8:1-6 The grace of God must be owned as the root and fountain of all the good in us, or done by us, at any time. It is great grace and favour from God, if we are made useful to others, and forward to any good work. He commends the charity of the Macedonians. So far from needing that Paul should urge them, they prayed him to receive the gift. Whatever we use or lay out for God, it is only giving him what is his own. All we give for charitable uses, will not be accepted of God, nor turn to our advantage, unless we first give ourselves to the Lord. By ascribing all really good works to the grace of God, we not only give the glory to him whose due it is, but also show men where their strength is. Abundant spiritual joy enlarges men's hearts in the work and labour of love. How different this from the conduct of those who will not join in any good work, unless urged into it!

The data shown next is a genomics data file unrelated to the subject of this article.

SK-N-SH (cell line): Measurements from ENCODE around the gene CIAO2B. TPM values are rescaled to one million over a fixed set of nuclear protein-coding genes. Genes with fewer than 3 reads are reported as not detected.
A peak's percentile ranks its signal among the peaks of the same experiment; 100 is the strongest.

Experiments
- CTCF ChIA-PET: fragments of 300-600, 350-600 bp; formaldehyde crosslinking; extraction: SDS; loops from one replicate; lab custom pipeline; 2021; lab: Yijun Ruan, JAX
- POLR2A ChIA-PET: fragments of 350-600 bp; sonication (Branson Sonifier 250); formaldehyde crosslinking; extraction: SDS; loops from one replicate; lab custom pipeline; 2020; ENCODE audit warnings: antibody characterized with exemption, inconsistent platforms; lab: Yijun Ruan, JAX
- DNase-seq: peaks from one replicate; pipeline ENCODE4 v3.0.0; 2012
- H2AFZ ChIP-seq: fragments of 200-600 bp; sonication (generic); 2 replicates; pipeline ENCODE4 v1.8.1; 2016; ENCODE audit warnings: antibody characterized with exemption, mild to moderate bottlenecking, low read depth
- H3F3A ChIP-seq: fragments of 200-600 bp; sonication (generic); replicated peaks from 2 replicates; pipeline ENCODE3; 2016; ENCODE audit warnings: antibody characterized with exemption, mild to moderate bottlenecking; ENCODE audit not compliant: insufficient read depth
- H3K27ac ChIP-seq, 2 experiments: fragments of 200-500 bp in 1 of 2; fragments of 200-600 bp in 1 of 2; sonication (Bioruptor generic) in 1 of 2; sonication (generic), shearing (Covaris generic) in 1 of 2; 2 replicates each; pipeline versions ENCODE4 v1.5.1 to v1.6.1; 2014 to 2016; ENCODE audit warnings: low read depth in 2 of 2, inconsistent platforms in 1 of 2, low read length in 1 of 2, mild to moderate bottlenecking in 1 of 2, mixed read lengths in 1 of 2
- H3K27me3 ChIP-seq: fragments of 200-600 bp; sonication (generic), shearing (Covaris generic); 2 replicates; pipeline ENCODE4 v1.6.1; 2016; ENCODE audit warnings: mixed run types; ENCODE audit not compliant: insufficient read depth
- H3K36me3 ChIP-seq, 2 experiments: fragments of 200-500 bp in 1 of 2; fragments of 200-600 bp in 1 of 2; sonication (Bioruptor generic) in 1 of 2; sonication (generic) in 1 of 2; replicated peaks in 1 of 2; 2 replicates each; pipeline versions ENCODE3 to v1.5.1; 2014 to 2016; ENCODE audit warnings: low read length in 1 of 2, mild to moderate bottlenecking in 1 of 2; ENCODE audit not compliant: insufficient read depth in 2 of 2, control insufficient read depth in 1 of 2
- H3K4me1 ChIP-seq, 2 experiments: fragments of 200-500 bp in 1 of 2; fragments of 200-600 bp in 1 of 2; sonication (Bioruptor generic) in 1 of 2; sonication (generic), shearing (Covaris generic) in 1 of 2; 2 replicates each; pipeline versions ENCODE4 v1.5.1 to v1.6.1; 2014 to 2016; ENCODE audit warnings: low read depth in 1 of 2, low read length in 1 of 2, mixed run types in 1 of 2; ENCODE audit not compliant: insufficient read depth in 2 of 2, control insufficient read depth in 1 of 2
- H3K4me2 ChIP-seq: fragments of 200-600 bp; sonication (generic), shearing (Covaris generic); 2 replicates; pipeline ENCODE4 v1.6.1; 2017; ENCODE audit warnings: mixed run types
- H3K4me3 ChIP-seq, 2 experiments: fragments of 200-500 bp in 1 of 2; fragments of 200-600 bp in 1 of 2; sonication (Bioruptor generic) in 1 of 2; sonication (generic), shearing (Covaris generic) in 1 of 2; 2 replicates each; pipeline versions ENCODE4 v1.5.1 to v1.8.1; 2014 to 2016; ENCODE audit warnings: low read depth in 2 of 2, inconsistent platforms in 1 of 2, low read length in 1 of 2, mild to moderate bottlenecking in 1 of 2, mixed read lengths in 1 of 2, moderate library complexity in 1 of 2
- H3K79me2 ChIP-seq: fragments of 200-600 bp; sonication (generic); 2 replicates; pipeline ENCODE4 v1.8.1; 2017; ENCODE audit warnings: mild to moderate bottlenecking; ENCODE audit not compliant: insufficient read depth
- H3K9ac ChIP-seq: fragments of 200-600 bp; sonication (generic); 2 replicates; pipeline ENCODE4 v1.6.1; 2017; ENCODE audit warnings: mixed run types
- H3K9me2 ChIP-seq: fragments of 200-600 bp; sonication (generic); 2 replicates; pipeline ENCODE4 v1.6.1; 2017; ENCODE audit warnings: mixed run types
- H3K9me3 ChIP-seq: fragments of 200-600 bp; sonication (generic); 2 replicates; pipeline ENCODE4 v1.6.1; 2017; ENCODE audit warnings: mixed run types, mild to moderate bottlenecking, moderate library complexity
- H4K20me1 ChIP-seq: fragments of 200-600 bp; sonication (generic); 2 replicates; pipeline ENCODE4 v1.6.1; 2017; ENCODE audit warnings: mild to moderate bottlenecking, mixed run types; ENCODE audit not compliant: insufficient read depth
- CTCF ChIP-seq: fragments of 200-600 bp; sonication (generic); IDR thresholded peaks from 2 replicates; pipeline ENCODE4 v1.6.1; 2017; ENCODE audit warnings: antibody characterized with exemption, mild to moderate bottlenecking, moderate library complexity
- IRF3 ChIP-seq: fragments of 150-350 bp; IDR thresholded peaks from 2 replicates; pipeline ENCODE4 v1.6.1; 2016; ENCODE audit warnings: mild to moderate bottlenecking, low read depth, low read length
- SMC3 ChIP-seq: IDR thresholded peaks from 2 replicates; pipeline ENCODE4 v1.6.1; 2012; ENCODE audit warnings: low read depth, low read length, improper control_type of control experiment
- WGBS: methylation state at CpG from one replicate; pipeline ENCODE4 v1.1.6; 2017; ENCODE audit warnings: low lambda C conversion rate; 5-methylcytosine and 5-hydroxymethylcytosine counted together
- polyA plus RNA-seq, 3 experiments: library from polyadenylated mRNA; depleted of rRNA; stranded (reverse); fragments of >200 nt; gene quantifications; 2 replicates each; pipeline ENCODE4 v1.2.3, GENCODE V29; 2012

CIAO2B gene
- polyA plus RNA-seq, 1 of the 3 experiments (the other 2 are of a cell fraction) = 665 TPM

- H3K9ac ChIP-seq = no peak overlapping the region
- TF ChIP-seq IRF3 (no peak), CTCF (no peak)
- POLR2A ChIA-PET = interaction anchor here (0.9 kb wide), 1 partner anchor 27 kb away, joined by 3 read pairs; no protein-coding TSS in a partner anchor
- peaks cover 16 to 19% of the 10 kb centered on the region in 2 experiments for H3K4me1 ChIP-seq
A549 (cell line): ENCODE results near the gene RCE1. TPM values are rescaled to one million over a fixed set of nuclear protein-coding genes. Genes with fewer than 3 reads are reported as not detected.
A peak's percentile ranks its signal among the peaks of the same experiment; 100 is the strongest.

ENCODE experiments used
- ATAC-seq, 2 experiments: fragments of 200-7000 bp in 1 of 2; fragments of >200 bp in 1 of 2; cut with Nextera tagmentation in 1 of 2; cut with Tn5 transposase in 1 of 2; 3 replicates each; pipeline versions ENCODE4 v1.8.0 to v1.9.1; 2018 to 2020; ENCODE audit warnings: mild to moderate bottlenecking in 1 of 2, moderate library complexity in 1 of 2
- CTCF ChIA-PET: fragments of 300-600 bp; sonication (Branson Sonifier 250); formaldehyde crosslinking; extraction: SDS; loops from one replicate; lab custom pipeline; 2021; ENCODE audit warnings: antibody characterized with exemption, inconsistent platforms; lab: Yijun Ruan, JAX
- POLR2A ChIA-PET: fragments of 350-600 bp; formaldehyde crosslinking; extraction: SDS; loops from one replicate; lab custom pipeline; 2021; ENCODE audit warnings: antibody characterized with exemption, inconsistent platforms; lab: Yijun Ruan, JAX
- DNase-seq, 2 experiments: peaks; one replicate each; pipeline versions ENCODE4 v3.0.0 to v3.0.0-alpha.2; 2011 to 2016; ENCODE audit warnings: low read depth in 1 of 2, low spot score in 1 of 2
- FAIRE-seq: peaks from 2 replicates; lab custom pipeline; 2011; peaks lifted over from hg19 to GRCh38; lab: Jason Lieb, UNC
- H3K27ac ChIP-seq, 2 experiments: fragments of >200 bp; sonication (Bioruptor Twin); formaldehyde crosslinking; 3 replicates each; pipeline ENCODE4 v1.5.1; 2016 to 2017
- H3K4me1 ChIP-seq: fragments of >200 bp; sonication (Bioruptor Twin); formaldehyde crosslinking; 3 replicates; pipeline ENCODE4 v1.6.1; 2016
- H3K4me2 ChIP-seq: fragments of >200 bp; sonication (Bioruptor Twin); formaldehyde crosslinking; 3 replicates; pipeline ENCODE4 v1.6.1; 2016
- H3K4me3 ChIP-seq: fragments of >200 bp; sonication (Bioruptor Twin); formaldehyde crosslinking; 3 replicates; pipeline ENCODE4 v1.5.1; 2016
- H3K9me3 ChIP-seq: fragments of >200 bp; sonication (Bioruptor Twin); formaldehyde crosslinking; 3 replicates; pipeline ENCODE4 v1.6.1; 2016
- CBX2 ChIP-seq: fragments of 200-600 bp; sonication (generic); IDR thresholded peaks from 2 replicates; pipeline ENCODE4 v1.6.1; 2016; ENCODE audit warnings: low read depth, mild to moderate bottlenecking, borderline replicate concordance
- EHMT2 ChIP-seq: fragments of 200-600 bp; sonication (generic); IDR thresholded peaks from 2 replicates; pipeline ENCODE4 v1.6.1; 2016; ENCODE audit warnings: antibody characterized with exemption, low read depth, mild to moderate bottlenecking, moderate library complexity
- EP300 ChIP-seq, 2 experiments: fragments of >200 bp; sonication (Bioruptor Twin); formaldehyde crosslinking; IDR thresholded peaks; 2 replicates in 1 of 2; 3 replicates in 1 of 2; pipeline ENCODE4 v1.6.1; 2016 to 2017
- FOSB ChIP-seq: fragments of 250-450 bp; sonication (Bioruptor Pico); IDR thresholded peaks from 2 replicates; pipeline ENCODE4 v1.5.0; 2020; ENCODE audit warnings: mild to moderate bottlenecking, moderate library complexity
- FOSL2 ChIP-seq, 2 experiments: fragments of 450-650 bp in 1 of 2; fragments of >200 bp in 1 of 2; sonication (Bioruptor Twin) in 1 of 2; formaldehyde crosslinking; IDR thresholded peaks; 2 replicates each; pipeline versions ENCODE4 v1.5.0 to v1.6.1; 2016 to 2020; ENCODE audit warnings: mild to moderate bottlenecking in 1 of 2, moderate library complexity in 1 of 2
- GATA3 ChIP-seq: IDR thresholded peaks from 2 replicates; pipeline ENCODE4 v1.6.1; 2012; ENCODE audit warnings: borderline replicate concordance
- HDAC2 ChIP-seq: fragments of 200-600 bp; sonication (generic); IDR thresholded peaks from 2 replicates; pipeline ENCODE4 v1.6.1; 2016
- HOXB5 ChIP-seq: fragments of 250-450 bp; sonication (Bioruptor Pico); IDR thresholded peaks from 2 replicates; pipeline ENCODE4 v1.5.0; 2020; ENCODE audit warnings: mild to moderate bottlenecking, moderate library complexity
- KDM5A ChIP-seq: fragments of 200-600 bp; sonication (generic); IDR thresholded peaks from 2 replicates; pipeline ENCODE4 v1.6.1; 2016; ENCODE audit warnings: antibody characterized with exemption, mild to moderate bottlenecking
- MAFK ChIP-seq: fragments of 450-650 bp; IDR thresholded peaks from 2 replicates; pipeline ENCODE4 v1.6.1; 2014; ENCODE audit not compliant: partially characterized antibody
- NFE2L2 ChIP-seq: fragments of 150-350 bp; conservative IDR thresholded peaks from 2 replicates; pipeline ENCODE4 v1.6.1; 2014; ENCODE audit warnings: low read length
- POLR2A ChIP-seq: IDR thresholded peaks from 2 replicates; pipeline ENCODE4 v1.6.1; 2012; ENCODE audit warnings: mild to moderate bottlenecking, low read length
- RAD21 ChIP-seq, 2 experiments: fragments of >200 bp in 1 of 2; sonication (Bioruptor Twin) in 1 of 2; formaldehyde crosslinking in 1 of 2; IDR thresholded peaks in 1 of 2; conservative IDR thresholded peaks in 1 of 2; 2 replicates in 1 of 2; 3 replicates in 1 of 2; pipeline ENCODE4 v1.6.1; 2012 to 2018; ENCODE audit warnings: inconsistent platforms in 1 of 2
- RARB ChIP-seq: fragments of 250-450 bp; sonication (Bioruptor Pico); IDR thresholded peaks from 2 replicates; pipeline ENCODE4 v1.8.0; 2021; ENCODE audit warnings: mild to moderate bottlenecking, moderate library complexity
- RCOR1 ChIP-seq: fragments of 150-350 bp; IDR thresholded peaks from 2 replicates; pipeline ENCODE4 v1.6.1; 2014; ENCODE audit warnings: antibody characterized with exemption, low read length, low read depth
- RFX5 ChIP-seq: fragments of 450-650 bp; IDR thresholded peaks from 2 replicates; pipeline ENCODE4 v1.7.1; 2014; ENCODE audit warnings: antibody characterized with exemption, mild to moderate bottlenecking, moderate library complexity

2. trial of affliction—The Greek expresses, "in affliction (or, 'tribulation') which tested them"; literally, "in a great testing of affliction."
abundance of their joy—The greater was the depth of their poverty, the greater was the abundance of their joy. A delightful contrast in terms, and triumph, in fact, of spirit over flesh.
their deep poverty—Greek, "their poverty down to the death of it."
abounded unto the riches of their liberality—another beautiful contrast in terms: their poverty had the effect, not of producing stinted gifts, but of "abounding in the riches of liberality" (not as Margin, "simplicity"; though the idea of singleness of motive to God's glory and man's good, probably enters into the idea); (compare Ro 12:8, and Margin; 2Co 9:11, Margin; see on 2Co 9:13; Jas 1:5).